The problem with trivial examples....
If the problem you're trying to solve can be broken down into pieces that can be executed in parallel then threads are a good thing.
A slightly less trivial example - imagine a for loop where the data being processed in each iteration is different every time. In that circumstance you could execute each iteration of the for loop simultaneously in separate threads. And indeed some compilers like Intel's will convert suitable for loops to threads automatically for you. In that particular circumstances no semaphores are needed because of the iterations' data independence.
But say you were wanting to process a stream of data, and that processing had two distinct steps, A and B. The threadless approach would involve reading in some data then doing A then B and then output the data before reading more input. Or you could have a thread reading and doing A, another thread doing B and output. So how do you get the interim result from the first thread to the second?
One way would be to have a memory buffer to contain the interim result. The first thread could write the interim result to a memory buffer and the second could read from it. But with two threads operating independently there's no way for the first thread to know if it's safe to overwrite that buffer, and there's no way for the second to know when to read from it.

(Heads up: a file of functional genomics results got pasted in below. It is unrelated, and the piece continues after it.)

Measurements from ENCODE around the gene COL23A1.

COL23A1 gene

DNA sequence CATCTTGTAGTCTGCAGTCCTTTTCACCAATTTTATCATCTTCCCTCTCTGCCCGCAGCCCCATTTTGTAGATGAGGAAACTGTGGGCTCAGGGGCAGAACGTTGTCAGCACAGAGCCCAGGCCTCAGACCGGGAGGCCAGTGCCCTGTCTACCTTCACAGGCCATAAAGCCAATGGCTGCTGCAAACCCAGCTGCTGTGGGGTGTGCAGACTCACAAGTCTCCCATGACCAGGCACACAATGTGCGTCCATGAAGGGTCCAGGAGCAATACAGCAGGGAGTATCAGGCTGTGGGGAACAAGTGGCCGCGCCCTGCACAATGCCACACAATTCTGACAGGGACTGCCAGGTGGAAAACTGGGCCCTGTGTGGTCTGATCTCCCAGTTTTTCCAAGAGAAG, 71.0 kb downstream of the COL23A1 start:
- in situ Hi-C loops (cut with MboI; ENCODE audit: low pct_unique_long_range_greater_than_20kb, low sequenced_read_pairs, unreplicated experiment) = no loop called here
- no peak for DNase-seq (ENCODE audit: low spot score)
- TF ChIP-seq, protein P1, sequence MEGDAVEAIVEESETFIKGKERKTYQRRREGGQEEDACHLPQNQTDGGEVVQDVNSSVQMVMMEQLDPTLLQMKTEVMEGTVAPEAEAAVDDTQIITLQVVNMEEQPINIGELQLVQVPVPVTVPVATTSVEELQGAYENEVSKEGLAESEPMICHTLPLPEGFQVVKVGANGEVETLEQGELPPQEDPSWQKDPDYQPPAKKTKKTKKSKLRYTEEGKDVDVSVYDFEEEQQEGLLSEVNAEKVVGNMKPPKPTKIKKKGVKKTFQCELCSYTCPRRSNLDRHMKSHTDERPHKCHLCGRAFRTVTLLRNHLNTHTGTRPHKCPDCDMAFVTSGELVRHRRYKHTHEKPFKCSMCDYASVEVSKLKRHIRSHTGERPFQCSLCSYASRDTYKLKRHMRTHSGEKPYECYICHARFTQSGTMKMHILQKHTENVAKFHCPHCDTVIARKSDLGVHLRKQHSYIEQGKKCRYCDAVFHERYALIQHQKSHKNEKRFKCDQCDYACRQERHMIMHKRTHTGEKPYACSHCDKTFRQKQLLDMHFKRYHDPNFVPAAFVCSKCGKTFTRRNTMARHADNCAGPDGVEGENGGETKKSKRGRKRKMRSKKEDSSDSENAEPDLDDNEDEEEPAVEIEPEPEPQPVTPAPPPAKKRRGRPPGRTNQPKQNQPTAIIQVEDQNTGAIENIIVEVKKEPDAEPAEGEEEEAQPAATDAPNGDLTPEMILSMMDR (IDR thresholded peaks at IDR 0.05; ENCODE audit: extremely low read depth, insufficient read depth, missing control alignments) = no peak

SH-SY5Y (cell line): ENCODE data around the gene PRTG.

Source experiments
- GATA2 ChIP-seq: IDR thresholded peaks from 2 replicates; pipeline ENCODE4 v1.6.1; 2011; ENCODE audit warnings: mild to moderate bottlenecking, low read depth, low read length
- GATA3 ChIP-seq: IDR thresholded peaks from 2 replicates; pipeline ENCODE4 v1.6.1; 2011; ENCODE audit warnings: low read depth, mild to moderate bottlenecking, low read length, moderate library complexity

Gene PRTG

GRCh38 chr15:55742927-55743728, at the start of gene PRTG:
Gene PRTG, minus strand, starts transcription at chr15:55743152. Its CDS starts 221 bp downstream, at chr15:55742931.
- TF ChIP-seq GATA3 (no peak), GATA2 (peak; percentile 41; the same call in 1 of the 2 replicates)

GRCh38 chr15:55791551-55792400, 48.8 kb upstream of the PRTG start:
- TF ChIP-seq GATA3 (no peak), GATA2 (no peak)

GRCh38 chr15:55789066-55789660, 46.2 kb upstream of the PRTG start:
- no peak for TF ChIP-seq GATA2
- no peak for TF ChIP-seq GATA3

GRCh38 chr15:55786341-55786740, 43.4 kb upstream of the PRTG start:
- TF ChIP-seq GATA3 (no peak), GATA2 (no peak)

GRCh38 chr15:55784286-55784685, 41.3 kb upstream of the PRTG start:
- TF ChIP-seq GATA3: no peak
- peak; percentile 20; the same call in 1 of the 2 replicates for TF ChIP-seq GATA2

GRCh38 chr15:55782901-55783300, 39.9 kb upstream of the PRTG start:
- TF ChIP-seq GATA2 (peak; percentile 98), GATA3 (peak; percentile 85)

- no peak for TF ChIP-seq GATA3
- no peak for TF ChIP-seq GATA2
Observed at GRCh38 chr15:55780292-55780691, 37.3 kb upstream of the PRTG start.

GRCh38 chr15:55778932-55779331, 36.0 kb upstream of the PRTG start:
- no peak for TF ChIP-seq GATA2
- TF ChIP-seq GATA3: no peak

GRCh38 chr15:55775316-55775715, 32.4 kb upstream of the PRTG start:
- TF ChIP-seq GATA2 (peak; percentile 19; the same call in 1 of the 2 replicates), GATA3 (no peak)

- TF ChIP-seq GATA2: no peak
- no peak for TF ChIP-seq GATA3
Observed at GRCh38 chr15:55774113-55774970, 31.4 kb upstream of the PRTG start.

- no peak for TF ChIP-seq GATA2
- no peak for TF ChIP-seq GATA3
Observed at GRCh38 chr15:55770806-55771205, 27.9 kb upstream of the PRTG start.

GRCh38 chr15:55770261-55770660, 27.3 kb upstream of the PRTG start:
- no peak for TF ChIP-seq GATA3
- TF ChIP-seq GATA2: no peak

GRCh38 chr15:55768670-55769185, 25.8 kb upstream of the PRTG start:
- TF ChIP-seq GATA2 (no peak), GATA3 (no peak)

That's where you can use semaphores to synchronise the action of the two threads. The first thread takes a semaphore that I'll call empty, fills the buffer, and then posts a semaphore called filled. Meanwhile the second thread will take the filled semaphore, read the buffer, and then post empty. So long as filled is initialised to 0 and empty is initialised to 1 it will work. The second thread will process the data only after the first has written it, and the first won't write it until the second has finished with it.
It's only worth it of course if the amount of time each thread spends processing data outweighs the amount of time spent waiting for semaphores. This limits the extent to which splitting code up into threads yields a benefit. Going beyond that tends to mean that the overall execution is effectively serial.
You can do multithreaded programming without semaphores at all. There's the Actor model or Communicating Sequential Processes (the one I favour). It's well worth looking up JCSP on Wikipedia.
In these programming styles data is shared between threads by sending it down communication channels. So instead of using semaphores to grant another thread access to data it would be sent a copy of that data down something a bit like a network socket, or a pipe. The advantage of CSP (which limits that communication channel to send-finishes-only-if-receiver-has-read) is that it stops you falling into the many many pitfalls that plague multithreaded do programs. It sounds inefficient (copying data is inefficient), but actually it's not so bad with Intel's QPI architecture, AMD's Hypertransport. And it means hat the 'channel' really could be a network connection; scalability built in by design.